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Gastric headaches, which occur along with gastrointestinal symptoms like acid reflux, have been studied since ancient time and are still being studied with no definitive answers about its cause.

We now know that communication takes place between the gut and brain through a pathway commonly called the gut-brain axis. This pathway consists mainly between the enteric nervous system in your gastrointestinal tract and the central nervous system, comprising the brain and spinal cord.

It’s not clear whether acid reflux itself causes headaches, or if headaches can cause acid reflux. But both symptoms often accompany gastrointestinal conditions and other health issues.

Learn the treatments and underlying causes of headaches from acid reflux, including dietary and lifestyle changes that might relieve your symptoms.

Over-the-counter medications used to treat or eliminate heartburn include:

  • antacids: These medications are typically used to alleviate heartburn by neutralizing stomach acid.
  • histamine antagonists (H2 blockers): These medications bind to histamine receptors in the gastrointestinal tract and reduce the production of acid by cells in the stomach lining.
  • proton pump inhibitors (PPIs): PPIs stop stomach cells from pumping acid into the gastrointestinal tract.

Acetaminophen (Tylenol and other brands) is an over-the-counter medication that does not irritate the stomach.

Be cautious about how much Tylenol you take and follow the dosage instruction carefully. At high doses, acetaminophen can be toxic to the liver.

Staying upright can help keep acid in your stomach rather than allowing it to travel upwards into the esophagus.

Give yourself at least 3 hours after eating before you go to bed. This will help reduce acid reflux as well as the resulting headache fatigue.

Eating smaller meals, especially at night, can also help hasten the digestive process, reducing acid reflux.

Nicotine products, such as cigarettes and vaping products, may relax the lower esophageal sphincter muscle, allowing acid to flow upwards.

Reducing or eliminating nicotine from your lifestyle can help reduce acid reflux and headache.

Alcohol use is another potential cause of both acid reflux and headache.

Drinking alcohol can trigger heartburn. Alcoholic hangovers can cause headache, nausea, and vomiting as well as reflux.

Your diet may also result in headache from acid reflux.

Eating spicy or high-fat foods can exacerbate GERD. So can eating large meals, especially at night.

Reduce or eliminate these kinds of foods or any foods you notice result in acid reflux or headache after you eat them.

Sleeping on an incline can help eliminate GERD.

This can be done by utilizing bed risers at the head of your bed. A foam wedge or a firm, high pillow may also help.

When you are overweight, the muscles and abdominal structure that help keep the lower esophageal sphincter closed become spread apart. This allows the sphincter muscle to open more easily, leading to acid reflux.

If you’re overweight or obese, losing weight can help reduce reflux.

Prescription medications may irritate the stomach or relax the esophageal sphincter, including:

  • calcium channel blockers
  • birth control pills
  • oral antibiotics

In some instances, taking medication with a large glass of water or with food may be enough to reduce irritation. In others, switching to a prescription with coated pills may help.

Carefully monitor side effects of any medication you take regularly, and talk to your doctor about alternative treatments.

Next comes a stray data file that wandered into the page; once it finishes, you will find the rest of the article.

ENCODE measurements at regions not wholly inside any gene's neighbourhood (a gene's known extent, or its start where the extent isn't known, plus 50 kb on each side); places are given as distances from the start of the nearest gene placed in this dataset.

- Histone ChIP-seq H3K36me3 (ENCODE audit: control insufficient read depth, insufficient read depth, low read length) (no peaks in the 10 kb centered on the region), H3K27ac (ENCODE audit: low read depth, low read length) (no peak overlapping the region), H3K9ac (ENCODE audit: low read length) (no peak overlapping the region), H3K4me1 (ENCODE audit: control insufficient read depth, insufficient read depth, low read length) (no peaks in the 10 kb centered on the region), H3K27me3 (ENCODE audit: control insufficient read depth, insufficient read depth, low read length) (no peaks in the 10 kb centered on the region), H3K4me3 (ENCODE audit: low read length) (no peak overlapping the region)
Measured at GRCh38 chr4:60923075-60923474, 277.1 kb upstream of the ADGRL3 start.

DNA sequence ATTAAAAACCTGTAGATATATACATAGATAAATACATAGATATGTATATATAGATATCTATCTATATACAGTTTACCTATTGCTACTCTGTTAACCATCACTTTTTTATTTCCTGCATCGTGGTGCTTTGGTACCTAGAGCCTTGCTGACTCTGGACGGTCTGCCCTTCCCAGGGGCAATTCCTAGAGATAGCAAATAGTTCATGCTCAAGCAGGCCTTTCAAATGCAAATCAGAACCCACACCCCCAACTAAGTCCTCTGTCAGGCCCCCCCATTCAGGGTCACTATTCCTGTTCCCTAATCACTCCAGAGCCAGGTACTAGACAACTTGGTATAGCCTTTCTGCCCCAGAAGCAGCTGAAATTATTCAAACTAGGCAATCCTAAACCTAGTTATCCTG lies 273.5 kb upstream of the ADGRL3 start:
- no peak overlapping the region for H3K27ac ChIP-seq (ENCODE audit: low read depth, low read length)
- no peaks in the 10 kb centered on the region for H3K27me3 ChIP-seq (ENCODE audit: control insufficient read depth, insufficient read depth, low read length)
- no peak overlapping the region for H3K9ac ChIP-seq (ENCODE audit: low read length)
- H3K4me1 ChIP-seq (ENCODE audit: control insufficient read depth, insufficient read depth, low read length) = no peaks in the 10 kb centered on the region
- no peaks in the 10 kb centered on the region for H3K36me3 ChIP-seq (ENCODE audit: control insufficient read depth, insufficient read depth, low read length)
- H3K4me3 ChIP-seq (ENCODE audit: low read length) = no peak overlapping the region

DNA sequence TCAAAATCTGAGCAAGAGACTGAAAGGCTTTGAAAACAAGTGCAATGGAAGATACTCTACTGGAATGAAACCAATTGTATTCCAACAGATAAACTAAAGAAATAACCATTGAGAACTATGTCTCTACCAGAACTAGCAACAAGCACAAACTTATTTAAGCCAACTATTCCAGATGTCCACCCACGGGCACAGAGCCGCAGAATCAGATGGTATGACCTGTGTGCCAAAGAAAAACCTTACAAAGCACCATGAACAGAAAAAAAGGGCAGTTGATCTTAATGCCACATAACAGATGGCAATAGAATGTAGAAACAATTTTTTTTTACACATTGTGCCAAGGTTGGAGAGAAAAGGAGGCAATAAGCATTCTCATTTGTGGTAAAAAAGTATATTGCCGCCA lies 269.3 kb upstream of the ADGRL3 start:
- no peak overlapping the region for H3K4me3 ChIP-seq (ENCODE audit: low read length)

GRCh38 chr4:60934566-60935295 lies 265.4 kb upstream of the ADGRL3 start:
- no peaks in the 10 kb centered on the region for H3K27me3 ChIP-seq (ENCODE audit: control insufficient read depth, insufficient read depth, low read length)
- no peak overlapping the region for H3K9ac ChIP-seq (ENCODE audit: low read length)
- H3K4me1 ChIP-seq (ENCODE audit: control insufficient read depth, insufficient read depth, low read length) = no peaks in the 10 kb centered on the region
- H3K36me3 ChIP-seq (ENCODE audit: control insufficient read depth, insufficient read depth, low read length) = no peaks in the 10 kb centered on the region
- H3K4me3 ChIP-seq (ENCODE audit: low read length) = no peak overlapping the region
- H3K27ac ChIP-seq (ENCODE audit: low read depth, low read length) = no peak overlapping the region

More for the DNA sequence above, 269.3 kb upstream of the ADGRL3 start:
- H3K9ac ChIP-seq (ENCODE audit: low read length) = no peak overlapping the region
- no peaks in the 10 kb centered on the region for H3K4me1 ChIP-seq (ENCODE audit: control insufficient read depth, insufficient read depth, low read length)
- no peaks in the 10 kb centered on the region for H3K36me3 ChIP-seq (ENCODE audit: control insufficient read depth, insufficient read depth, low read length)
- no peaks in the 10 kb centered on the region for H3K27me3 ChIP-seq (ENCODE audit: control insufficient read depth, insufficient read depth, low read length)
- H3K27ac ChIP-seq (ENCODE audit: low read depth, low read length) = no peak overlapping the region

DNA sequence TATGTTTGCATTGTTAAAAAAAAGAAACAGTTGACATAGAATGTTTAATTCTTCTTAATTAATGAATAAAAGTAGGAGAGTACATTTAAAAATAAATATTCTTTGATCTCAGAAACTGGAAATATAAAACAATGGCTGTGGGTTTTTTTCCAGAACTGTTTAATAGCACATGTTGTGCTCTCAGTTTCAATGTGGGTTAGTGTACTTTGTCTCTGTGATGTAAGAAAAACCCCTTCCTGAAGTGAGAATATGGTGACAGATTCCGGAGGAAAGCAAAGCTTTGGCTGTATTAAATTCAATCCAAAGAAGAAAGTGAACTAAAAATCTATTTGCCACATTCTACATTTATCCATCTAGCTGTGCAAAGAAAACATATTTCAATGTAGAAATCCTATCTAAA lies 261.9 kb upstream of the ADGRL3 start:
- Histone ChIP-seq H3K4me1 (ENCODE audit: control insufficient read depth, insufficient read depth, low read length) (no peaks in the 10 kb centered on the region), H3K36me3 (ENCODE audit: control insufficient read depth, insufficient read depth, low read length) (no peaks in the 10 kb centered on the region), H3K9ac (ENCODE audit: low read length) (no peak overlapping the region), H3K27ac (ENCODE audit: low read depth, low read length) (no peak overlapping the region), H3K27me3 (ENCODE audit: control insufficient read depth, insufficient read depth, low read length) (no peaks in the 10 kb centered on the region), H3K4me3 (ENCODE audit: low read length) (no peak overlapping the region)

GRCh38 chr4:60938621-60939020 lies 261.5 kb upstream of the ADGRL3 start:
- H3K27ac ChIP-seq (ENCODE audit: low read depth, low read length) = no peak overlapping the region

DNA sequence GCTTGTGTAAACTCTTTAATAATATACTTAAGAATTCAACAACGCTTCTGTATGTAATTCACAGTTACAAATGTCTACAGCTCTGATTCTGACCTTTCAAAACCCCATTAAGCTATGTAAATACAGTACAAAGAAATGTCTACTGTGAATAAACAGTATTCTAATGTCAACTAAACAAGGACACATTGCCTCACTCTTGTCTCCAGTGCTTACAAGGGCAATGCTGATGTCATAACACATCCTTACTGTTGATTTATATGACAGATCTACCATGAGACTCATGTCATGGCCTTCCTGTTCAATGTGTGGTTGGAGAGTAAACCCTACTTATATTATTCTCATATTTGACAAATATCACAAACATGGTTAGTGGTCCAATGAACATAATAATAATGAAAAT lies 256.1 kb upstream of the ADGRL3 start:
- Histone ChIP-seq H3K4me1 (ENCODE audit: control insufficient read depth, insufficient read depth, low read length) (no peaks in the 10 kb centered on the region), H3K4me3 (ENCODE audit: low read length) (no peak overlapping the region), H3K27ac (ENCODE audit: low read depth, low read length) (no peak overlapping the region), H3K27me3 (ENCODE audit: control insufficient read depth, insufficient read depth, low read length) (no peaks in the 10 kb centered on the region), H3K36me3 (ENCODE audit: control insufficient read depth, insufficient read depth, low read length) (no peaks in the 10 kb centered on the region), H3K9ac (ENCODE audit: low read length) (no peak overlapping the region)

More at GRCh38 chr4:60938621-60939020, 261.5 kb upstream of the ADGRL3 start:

If lifestyle changes and over-the-counter medications aren’t enough to eliminate acid reflux and headache, your doctor may prescribe medications, such as:

Several conditions of the gastrointestinal tract have been found to have headache as a symptom. They include:

Scleroderma, an autoimmune condition, has a wide range of symptoms that can include GERD and GERD-related fatigue plus headache.

While limited, several studies have noted the link between headaches and heartburn.

A literature review of scientific studies conducted from 1997 to 2015 noted a connection between headache and acid reflux.

The Head-HUNT study, a large questionnaire-based cross-sectional analysis of nearly 44,000 people, noted higher rates of headache in individuals who also had significant reflux as well as constipation and nausea.

These symptoms also appeared to occur at the same rate in people with migraines as in those with non-migraine headaches.


In addition to headaches, people with GERD may experience sleep disruption from acid reflux that results in fatigue from lack of quality sleep.

GERD is caused by the backwards flow of stomach acid into the esophagus. The burning sensation as well as the bitter taste of acid can wake people up from even deep sleep, resulting in fatigue or exhaustion.


Migraine and gastrointestinal symptoms can sometimes occur together. This can include acid reflux, nausea, and vomiting.

One study based on a survey of over 1,800 people with migraine found that almost half had both GERD and heartburn.

Another study of 378 people found that the prevalence of migraine is higher in people with dyspeptic symptoms like acid reflux, nausea, and vomiting.

Migraine treatments and acid reflux

Migraine treatments may also be a cause of acid reflux. NSAIDS (non-steroidal anti-inflammatory drugs) are often used to alleviate migraine or headache pain. These medications can irritate the stomach, causing reflux to occur.

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Several studies have found that acid reflux and headaches or migraines can occur together.

Several gastrointestinal conditions, including IBS and dyspepsia, may exhibit both symptoms.

Lifestyle changes and over-the-counter medications may be enough to eliminate acid reflux and headache. If these aren’t enough, your doctor may prescribe medications for both symptoms.